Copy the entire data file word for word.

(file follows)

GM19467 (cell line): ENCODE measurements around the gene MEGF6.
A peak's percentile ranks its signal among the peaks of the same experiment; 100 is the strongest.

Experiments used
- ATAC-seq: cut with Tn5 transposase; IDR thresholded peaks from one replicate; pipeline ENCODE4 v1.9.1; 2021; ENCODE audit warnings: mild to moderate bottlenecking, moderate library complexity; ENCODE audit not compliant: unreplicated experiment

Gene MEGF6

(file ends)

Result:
GM19467 (cell line): ENCODE measurements around the gene MEGF6.
A peak's percentile ranks its signal among the peaks of the same experiment; 100 is the strongest.

Experiments used
- ATAC-seq: cut with Tn5 transposase; IDR thresholded peaks from one replicate; pipeline ENCODE4 v1.9.1; 2021; ENCODE audit warnings: mild to moderate bottlenecking, moderate library complexity; ENCODE audit not compliant: unreplicated experiment

Gene MEGF6